The children could hardly contain their excitement at church last week when the sermon made mention of Santa Claus. In reality, the message turned out to be very thought-provoking: Santa is not to be confused with Jesus Christ. The topic piqued my curiosity as I initially wondered how such a mix-up could occur. Sifting through my thoughts, I realized there are several similarities between the two. I came up with the following parallels:
- On a superficial level, they are both males with beards.
- Stories have been passed down about them from generation to generation that detail the good that each has accomplished.
- Various representations portray them in a positive light — Santa’s rosy cheeks, round belly, and jolly countenance are universally known while Jesus is often depicted with a serene look on his face that is complemented by eyes that can penetrate the soul.
- They are giving and generous by nature. Santa grants wishes and Jesus gave not only of Himself, but continues to bestow blessings and grace.
- Despite wide-reaching popularity, not everyone believes in or respects them. This is the season of giving, merriment, and family gatherings. This is also the time when self-proclaimed Scrooges make themselves known. The juxtaposition is lost on very few. Likewise, Jesus had many followers, but non-supporters felt threatened by His presence and mission, ultimately persecuting Him. And there are those who will make fun of you for your ways, whether you choose to believe in Santa and/or follow Christ.
- Neither could accomplish their work alone. Santa has nine reindeer (according to the popular addition of Rudolph) to assist him in his rounds, delivering presents across the globe whereas Jesus’ twelve apostles helped to spread the word of God and bear witness to His teachings.
- Many who are down on their luck hope for a Christmas miracle while Jesus himself performed miracles.
- Santa enlists the help of Rudolph and his bright nose to light and prepare his way and Jesus literally is the light of the world.
- Santa disperses toys to everyone alike. Jesus is equally inclusive, welcoming anyone who will take up his or her cross and follow Him. All they ask is that you make yourself worthy of them.
- Santa and Jesus motivate others to be the best versions of themselves so that they may be rewarded with presents and know eternal bliss, respectively.
- We await their return. While we may not know the hour nor the day of Jesus’ second coming, we anticipate Santa’s more frequent annual appearances.
This list is not intended to be exhaustive of the many similarities between Santa and Jesus; however, it is enlightening.
There are some vital lessons to be gleamed from the comparison between Santa and Jesus. As previously discussed, we seek to make ourselves worthy of presents dispensed at the hands of Santa and eternal bliss at the time of Jesus’s second coming. Yet, it is a lot easier to find ourselves on Santa’s “nice list.” Just because we earn a spot on the nice list one year, though, does not guarantee we will achieve the same status the following year.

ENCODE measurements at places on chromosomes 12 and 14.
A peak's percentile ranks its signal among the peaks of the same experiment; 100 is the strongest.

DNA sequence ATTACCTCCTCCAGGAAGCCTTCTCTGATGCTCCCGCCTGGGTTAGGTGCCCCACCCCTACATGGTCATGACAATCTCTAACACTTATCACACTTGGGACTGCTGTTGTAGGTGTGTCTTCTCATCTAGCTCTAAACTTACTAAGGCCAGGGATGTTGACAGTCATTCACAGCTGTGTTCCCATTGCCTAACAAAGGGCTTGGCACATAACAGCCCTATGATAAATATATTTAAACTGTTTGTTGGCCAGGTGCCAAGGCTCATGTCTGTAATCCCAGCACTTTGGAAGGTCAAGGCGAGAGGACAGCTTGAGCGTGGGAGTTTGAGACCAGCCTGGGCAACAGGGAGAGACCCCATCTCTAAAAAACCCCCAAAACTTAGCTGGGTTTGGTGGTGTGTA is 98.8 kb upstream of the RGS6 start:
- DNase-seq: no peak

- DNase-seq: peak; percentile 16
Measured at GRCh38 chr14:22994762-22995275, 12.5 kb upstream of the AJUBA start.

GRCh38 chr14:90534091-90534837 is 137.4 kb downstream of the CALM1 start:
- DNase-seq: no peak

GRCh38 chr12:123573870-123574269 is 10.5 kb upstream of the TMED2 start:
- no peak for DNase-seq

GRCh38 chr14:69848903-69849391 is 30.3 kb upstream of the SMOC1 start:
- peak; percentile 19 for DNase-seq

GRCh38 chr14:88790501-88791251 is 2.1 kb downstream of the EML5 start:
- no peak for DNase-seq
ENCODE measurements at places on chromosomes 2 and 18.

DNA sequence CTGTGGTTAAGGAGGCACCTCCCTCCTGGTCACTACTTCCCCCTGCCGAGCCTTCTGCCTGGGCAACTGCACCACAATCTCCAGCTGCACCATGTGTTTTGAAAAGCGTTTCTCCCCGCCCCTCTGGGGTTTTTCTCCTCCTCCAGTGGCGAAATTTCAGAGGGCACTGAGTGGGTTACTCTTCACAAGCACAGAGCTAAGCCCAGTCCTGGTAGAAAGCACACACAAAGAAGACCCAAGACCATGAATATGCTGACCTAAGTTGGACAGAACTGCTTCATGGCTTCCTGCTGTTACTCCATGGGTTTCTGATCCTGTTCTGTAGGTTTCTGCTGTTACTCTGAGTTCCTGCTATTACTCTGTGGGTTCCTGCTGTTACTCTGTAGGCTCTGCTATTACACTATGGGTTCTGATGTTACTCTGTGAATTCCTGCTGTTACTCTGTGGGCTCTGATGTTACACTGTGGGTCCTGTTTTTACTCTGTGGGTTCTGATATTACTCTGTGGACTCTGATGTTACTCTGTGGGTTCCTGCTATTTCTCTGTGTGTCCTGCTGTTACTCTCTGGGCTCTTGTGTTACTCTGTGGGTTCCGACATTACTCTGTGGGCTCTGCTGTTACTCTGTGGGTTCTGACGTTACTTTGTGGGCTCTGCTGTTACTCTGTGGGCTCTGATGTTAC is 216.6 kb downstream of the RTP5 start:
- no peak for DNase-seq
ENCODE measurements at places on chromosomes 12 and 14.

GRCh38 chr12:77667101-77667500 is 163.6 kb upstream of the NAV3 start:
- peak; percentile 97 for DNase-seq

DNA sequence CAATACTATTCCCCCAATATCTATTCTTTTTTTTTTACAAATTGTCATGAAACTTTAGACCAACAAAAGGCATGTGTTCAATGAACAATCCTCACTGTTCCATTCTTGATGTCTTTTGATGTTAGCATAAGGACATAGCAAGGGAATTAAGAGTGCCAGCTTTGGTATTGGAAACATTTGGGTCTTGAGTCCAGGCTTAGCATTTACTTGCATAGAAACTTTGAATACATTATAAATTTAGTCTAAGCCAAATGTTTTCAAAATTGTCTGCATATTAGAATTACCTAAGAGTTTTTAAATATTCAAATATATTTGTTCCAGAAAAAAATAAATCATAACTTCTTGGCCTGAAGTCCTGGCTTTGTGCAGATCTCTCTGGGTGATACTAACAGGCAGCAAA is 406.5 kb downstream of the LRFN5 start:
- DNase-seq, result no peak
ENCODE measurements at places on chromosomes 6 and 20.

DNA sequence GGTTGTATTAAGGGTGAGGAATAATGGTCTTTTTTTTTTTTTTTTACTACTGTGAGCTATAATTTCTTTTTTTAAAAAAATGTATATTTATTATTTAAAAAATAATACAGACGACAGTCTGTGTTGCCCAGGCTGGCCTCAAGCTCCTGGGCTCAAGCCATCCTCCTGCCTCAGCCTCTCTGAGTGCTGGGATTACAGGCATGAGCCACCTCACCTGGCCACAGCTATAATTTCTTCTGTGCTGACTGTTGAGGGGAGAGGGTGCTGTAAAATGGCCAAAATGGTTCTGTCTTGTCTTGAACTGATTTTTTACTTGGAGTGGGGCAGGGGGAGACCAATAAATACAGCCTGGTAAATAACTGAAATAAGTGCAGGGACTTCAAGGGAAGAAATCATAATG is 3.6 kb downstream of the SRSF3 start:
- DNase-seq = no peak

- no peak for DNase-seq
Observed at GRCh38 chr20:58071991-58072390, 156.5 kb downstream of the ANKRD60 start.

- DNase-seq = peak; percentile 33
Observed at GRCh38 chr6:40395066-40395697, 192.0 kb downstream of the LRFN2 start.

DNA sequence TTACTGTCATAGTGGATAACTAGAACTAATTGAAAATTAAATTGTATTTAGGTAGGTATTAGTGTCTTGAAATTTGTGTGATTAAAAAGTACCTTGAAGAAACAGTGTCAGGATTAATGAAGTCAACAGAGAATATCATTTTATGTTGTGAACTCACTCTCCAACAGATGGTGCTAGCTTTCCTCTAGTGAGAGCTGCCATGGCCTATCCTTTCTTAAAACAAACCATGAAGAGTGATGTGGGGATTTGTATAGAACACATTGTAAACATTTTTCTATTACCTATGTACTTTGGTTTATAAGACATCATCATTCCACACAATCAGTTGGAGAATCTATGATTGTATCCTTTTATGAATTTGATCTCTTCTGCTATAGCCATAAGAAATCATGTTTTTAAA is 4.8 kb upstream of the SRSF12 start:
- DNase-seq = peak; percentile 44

Well, this is not how it works with Jesus. We do not get to have a bad year plagued by temptation and earthly pleasures then work to find favor with God the following year, knowing full well we may once again spiral into what is to become a vicious cycle. The reality is that one’s relationship with Jesus is not founded upon the principle of quid pro quo. We must always actively seek to be on Jesus’ nice list. This idea can be taken a step further: being good one day does not mean we get to demand of God all that we wish. While we can certainly offer up our thoughts in prayer to God, it is essential to understand the value in praying so that our wants and needs may align with the will of God. Prayer is not a time to be selfish, dishing out bargaining chips or giving God ultimatums.
It is just as important, however, to emphasize the fact that Jesus is NOT Santa. We may celebrate and honor them both on December 25th, but Santa has become increasingly associated with secular notions. And, unfortunately, Santa seems to be gaining momentum at Jesus’ expense as he holds more sway and public opinion. After all, you may be teased but no one is physically persecuted for believing in Santa! What is more, we are far from politically correct if we wish someone a “Merry Christmas!” even though Christmas is the actual time when we celebrate Jesus’ birth. Imagine being chastised for telling a family member or friend “Happy Birthday” on his or her special day.
To conclude, I want to return to the example of the children in church who were so excited to hear Santa’s name. Their excitement and curiosity are things that tend to be put to the wayside as we become adults. Do you remember trying to stay up all night as a child on Christmas Eve in the hopes of catching a glimpse of Santa? It is this same excitement and curiosity that I encourage you to re-invest in as you celebrate the anniversary of Jesus’ birth and prepare for Jesus’ second coming. Be ever-vigilant; we do not get multiple opportunities to embrace Jesus’ return the way we do with Santa’s yearly visits. Remember, strive to always find yourself on His nice list.